We will now look at an example of using the method of variation of parameters for higher order nonhomogeneous differential equations.

## Example 1

Solve the third order linear nonhomogeneous differential equation $y''' + y' = \tan t$ using the method of variation of parameters.

For the corresponding homogeneous differential equation $y''' + y' = 0$ we have that the characteristic equation is $r^3 + r = 0$ which can be factored as $r(r^2 + 1) = 0$ and so $r = 0$ or $r = \pm i$. The solution to the corresponding homogeneous differential equation is therefore:

(6)
\begin{align} \quad y(t) = P + Q\cos t + R \sin t \end{align}

Furthermore, $y_1 = e^{0t} = 1$, $y_2 = e^{0t} \cos t= \cos t$, and $y_3 = e^{0t} \sin t = \sin t$.

Now let's try to find a particular solution to this differential equation. We have that:

(7)
\begin{align} \quad y_p = u_1y_1 + u_2y_2 + u_3y_3 \\ \quad y_p = u_1 + u_2 \cos t + u_3 \sin t \end{align}

Thus we want to solve the following system of equations:

(8)
\begin{align} \quad u_1' (1) + u_2' \cos t + u_3' \sin t = 0 \\ \quad u_1' (0) + u_2' (-\sin t) + u_3' (\cos t) = 0 \\ \quad u_1' (0) + u_2' (\cos t) + u_3' (\sin t) = \tan t \end{align}

We will use Cramer's rule in order to solve for $u_1'$, $u_2'$, and $u_3'$. We first find the corresponding Wronskian:

(9)
\begin{align} \quad W = \begin{bmatrix} 1 & \cos t & \sin t \\ 0 & -\sin t & \cos t \\ 0 & -\cos t & -\sin t \end{bmatrix} = \begin{bmatrix} -\sin t & \cos t \\ -\cos t & -\sin t \end{bmatrix} = 1 \end{align}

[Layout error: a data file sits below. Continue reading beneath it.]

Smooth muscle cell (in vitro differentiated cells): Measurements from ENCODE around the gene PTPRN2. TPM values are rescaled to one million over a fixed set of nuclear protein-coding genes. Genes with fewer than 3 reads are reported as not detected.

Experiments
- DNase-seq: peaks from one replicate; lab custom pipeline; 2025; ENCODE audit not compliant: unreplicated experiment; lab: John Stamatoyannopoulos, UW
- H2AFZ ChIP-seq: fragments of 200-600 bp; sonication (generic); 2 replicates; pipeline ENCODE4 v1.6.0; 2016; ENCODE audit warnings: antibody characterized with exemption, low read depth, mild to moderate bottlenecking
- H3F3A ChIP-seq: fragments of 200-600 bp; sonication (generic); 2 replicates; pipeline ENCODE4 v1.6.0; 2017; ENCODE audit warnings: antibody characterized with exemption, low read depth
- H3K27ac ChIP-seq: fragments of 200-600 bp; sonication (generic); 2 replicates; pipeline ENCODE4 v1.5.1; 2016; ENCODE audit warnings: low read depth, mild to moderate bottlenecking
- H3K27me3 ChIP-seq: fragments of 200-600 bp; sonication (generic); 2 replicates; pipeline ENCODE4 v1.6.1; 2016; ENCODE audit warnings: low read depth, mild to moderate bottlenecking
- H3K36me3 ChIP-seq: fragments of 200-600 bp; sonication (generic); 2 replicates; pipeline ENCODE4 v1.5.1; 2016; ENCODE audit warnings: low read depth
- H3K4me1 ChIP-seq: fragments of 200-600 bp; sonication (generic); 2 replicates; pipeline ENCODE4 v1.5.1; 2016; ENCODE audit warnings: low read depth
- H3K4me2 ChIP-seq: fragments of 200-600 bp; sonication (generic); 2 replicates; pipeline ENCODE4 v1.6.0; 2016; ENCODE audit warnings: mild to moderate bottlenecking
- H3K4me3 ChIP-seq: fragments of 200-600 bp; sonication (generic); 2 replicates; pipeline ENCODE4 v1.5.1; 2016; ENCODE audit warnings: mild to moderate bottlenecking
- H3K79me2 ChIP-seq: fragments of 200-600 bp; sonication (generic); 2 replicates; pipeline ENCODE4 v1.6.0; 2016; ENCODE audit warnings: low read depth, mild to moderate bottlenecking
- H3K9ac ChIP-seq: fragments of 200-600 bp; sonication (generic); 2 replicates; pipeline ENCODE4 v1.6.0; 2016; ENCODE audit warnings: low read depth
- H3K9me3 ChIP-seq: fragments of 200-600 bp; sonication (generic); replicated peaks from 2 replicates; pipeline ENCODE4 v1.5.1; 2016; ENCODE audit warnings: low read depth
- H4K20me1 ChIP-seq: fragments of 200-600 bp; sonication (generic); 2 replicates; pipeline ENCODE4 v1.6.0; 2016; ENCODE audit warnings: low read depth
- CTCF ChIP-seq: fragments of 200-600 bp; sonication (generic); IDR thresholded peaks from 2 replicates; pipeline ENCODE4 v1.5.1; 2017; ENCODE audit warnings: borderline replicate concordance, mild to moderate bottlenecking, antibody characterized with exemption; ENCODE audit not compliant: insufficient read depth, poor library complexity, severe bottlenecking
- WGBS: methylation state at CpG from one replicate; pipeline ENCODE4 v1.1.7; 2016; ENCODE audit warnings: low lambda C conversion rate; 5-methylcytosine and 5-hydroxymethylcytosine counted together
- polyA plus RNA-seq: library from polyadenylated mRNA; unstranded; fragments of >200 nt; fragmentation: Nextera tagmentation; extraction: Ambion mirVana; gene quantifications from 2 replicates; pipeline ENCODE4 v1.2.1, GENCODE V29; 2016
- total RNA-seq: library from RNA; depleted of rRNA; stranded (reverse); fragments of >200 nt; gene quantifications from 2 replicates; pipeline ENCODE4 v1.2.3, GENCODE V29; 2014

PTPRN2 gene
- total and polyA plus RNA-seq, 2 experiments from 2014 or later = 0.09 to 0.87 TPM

Now we have that:

(10)
\begin{align} \quad u_1' = \frac{\begin{bmatrix} 0 & \cos t & \sin t \\ 0 & -\sin t & \cos t \\ \tan t & -\cos t & -\sin t \end{bmatrix}}{1} = \tan t \begin{bmatrix} \cos t & \sin t \\ -\sin t & \cos t \end{bmatrix} = \tan t \end{align}
(11)
\begin{align} \quad u_2' = \frac{\begin{bmatrix} 1 & 0 & \sin t \\ 0 & 0 & \cos t \\ 0 & \tan t & -\sin t \end{bmatrix}}{1} = - \begin{bmatrix} 1 & 0 & \sin t \\ 0 & \tan t & -\sin t \\ 0 & 0 & \cos t \end{bmatrix} = -\tan t \cos t = -\frac{\sin t}{\cos t} \cos t = -\sin t \end{align}
(12)
\begin{align} \quad u_3' = \frac{\begin{bmatrix} 1 & \cos t & 0 \\ 0 & -\sin t & 0 \\ 0 & -\cos t & \tan t \end{bmatrix}}{1} = \begin{bmatrix} -\sin t & 0 \\ -\cos t & \tan t \end{bmatrix} = -\sin t \tan t = -\frac{\sin^2 t}{\cos t} \end{align}

We will now integrate $u_1'$, $u_2'$, and $u_3'$ to get:

(13)
\begin{align} \quad \int u_1'(t) \: dt = \int \tan t \: dt = \ln \mid \sec t \mid + C \end{align}
(14)
\begin{align} \quad \int u_2'(t) \: dt = \int - \sin t \: dt = \cos t + D \end{align}
(15)
\begin{align} \quad \int u_3'(t) \: dt = \int -\frac{\sin^2 t}{\cos t} \: dt = \int \frac{\cos^2 t - 1}{\cos t} \: dt = \int \left ( \cos t - \sec t \right ) \: dt = \sin t + \ln \mid \sec t + \tan t \mid + E \end{align}

Thus we have that:

(16)
\begin{align} \quad y(t) = \left ( \ln \mid \sec t \mid + C \right ) (1) + \left ( \cos t + D \right ) \cos t + \left ( \sin t + \ln \mid \sec t + \tan t \mid + E \right ) \sin t \end{align}